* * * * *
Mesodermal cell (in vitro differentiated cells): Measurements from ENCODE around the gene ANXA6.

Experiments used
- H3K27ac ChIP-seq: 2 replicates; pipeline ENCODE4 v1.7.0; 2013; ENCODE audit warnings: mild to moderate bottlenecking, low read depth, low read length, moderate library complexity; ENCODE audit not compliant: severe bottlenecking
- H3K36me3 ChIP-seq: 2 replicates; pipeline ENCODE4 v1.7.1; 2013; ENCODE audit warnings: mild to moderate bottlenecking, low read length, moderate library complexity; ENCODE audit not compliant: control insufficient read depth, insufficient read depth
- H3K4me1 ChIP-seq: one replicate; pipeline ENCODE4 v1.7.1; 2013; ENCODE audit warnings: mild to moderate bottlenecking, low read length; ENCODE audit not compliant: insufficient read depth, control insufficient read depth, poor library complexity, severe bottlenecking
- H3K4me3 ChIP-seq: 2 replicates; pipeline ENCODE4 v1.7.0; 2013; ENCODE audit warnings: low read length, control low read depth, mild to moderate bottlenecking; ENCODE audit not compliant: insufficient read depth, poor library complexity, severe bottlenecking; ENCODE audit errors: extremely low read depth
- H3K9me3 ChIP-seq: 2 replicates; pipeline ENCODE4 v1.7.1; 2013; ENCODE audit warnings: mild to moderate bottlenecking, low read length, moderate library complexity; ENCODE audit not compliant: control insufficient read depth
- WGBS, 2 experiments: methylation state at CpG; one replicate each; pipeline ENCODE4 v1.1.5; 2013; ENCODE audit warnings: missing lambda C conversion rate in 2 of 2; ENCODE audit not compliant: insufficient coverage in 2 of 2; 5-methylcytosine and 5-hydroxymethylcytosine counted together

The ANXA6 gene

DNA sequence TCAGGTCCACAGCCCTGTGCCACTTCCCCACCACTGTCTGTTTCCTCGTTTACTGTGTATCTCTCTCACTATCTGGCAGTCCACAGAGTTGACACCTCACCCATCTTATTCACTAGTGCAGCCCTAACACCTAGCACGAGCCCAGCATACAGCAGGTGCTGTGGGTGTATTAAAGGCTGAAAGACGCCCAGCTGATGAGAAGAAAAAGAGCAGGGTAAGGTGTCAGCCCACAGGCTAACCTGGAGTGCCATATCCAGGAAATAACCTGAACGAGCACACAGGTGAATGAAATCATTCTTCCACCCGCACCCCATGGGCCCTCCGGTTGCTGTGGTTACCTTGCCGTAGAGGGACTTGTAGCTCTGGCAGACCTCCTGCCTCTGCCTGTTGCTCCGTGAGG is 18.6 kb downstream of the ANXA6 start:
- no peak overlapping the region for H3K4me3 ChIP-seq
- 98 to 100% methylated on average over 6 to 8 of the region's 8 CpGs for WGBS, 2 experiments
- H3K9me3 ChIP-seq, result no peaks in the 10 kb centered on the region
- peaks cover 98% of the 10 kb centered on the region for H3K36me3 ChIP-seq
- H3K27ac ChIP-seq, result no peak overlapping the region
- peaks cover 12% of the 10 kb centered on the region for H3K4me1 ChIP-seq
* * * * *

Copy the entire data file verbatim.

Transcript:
Mesodermal cell (in vitro differentiated cells): Measurements from ENCODE around the gene ANXA6.

Experiments used
- H3K27ac ChIP-seq: 2 replicates; pipeline ENCODE4 v1.7.0; 2013; ENCODE audit warnings: mild to moderate bottlenecking, low read depth, low read length, moderate library complexity; ENCODE audit not compliant: severe bottlenecking
- H3K36me3 ChIP-seq: 2 replicates; pipeline ENCODE4 v1.7.1; 2013; ENCODE audit warnings: mild to moderate bottlenecking, low read length, moderate library complexity; ENCODE audit not compliant: control insufficient read depth, insufficient read depth
- H3K4me1 ChIP-seq: one replicate; pipeline ENCODE4 v1.7.1; 2013; ENCODE audit warnings: mild to moderate bottlenecking, low read length; ENCODE audit not compliant: insufficient read depth, control insufficient read depth, poor library complexity, severe bottlenecking
- H3K4me3 ChIP-seq: 2 replicates; pipeline ENCODE4 v1.7.0; 2013; ENCODE audit warnings: low read length, control low read depth, mild to moderate bottlenecking; ENCODE audit not compliant: insufficient read depth, poor library complexity, severe bottlenecking; ENCODE audit errors: extremely low read depth
- H3K9me3 ChIP-seq: 2 replicates; pipeline ENCODE4 v1.7.1; 2013; ENCODE audit warnings: mild to moderate bottlenecking, low read length, moderate library complexity; ENCODE audit not compliant: control insufficient read depth
- WGBS, 2 experiments: methylation state at CpG; one replicate each; pipeline ENCODE4 v1.1.5; 2013; ENCODE audit warnings: missing lambda C conversion rate in 2 of 2; ENCODE audit not compliant: insufficient coverage in 2 of 2; 5-methylcytosine and 5-hydroxymethylcytosine counted together

The ANXA6 gene

DNA sequence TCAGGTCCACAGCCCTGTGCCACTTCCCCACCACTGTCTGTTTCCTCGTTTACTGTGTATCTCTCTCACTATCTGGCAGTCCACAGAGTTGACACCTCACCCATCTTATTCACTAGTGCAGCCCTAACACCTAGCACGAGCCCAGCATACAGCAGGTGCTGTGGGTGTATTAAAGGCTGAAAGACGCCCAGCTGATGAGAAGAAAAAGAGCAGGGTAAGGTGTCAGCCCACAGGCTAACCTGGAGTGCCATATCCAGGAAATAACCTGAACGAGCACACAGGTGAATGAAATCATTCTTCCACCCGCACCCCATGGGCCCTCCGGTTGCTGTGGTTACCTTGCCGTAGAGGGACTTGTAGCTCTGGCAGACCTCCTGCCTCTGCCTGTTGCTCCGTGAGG is 18.6 kb downstream of the ANXA6 start:
- no peak overlapping the region for H3K4me3 ChIP-seq
- 98 to 100% methylated on average over 6 to 8 of the region's 8 CpGs for WGBS, 2 experiments
- H3K9me3 ChIP-seq, result no peaks in the 10 kb centered on the region
- peaks cover 98% of the 10 kb centered on the region for H3K36me3 ChIP-seq
- H3K27ac ChIP-seq, result no peak overlapping the region
- peaks cover 12% of the 10 kb centered on the region for H3K4me1 ChIP-seq